Telecommunications specialists design video, data, and voice communication systems. They gain an understanding of an organization's technology needs to develop a tailored communication network. Educational requirements may include an associate's degree or bachelor's degree.
A telecommunications specialist designs and manages communications systems for computers. Certificates, associate's, and bachelor's degrees are available in this field, as well as closely related areas of study.
|Required Education||Varies; a certificate, an associate's or bachelor's degree in telecommunications technology OR a bachelor's degree in computer science|
|Projected Job Growth (2014-2024)*||9% (computer network architects)|
|Median Salary (2015) *||$100,240 (computer network architects)|
Source: *U.S. Bureau of Labor Statistics
Telecommunications specialists focus on the interaction between computer systems, communication methods, and devices. They design video, data, and voice communication systems.
They may oversee the installation and maintenance of these systems, including their repair and testing. These specialists may also compile reports and records about the systems they oversee or have designed.
The U.S. Bureau of Labor Statistics (BLS) categorizes telecommunications specialists within the field of computer network architects. The BLS reported in May 2015 that the median salary for computer network architects was $100,240. In 2015, the BLS noted that there were 146,600 computer network architects in the nation; a related position is information security analysts, which reported 88,880 employees in 2015. The BLS reported in May 2015 that the median salary for information security analysts was $90,120.
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Although there is no specific degree required to work as a telecommunications specialist, the BLS notes that some employers require an associate's degree. Potential candidates may also need a degree in the field, while some employers will accept candidates who only have extensive experience.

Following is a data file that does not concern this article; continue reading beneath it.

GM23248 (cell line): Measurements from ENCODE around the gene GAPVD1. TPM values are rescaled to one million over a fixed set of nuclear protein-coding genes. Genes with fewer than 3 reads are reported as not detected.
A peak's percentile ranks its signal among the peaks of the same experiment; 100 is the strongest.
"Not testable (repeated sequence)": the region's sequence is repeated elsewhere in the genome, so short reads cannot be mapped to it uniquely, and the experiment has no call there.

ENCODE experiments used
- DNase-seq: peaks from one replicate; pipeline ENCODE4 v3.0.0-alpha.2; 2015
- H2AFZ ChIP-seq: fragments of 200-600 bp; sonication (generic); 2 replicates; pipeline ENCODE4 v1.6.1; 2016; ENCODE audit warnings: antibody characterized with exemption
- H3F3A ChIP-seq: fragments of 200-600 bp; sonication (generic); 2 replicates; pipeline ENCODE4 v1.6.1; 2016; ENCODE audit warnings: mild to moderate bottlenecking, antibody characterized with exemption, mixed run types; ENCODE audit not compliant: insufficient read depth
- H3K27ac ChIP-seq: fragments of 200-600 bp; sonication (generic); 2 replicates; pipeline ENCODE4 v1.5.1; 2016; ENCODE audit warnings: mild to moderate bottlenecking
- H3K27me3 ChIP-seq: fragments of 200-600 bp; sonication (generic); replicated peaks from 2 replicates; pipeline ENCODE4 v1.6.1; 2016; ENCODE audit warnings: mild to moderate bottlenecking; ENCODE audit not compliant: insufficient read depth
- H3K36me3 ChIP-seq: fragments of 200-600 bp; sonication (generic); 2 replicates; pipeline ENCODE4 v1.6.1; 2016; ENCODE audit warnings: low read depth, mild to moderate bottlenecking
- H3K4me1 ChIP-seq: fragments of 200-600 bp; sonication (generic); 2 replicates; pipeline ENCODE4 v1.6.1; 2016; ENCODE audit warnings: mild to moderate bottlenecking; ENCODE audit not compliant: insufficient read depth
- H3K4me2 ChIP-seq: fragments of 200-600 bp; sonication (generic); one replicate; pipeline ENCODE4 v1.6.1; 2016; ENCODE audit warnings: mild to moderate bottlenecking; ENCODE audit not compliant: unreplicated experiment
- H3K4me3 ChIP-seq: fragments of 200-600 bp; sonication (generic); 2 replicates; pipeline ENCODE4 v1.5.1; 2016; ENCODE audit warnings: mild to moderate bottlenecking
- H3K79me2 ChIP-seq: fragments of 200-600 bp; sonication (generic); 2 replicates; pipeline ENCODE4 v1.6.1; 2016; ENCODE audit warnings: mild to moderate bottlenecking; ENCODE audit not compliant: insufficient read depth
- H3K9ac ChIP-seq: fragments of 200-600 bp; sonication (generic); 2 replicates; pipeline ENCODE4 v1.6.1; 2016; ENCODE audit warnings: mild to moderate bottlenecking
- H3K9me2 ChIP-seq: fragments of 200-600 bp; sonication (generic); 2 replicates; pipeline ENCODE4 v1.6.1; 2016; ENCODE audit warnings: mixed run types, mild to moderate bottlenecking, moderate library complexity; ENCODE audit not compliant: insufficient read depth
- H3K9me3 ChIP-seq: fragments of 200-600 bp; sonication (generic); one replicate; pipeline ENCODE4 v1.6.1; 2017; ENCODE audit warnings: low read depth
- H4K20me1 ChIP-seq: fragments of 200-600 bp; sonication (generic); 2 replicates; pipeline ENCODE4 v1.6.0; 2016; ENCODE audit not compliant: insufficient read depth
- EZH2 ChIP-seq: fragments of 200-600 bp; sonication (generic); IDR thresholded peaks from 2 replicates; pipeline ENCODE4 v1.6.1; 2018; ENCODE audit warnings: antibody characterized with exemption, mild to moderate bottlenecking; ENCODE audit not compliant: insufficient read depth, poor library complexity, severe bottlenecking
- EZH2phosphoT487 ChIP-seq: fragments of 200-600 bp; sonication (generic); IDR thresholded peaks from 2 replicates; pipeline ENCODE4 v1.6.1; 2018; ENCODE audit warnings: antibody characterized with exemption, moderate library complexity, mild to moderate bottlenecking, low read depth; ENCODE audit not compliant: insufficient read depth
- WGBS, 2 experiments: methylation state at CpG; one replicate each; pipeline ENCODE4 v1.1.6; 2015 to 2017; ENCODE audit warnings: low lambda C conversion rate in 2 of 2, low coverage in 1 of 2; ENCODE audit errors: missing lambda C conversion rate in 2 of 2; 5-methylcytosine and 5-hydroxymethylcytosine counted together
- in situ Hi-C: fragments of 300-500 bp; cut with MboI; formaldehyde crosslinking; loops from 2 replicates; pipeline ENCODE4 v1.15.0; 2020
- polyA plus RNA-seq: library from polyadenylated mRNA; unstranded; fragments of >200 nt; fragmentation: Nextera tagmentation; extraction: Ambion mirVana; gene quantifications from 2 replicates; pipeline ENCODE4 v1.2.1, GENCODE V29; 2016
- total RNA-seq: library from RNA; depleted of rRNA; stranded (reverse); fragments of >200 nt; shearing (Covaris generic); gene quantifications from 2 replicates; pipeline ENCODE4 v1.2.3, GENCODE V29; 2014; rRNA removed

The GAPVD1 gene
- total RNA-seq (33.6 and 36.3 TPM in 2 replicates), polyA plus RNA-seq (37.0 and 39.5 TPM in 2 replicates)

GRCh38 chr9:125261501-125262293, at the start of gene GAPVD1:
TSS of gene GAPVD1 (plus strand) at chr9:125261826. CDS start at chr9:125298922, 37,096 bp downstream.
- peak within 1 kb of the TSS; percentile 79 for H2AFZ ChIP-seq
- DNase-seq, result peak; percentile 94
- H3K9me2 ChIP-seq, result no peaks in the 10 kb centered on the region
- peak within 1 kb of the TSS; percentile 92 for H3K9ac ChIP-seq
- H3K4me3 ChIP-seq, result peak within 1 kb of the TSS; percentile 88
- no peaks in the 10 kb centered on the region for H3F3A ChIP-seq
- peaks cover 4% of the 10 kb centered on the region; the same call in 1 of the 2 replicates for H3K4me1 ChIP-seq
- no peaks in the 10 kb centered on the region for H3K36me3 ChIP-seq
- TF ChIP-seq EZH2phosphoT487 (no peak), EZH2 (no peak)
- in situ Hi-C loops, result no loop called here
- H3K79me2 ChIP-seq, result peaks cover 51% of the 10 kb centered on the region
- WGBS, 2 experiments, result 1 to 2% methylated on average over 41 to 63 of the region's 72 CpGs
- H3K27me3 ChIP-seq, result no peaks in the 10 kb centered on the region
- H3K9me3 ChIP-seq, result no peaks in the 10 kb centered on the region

There are no certification or licensure requirements to work in the field. Certificate programs in computer science or telecommunications technology include courses in related topics, such as technical calculations, AC and DC circuits, digital data communication, media transmissions, fiber optics, and networking technologies.
Associate degree programs, including the Associate of Applied Science in Telecommunications Technology, require two years of study. Classes in these programs focus on topics like project management, voice and video systems, CISCO networking, computer programming, and network security.
Bachelor's degree programs that prepare individuals to work as a telecommunications specialist are usually offered in the field of computer science. The curriculum of these four-year programs provides instruction in computer organization, systems programming, data structures, algorithms, and program languages.
Telecommunications specialists develop and implement communication networks. They work with companies to identify their needs and design networks accordingly. Jobs for telecommunications specialists may require an associate's degree or bachelor's degree; certificate programs are available.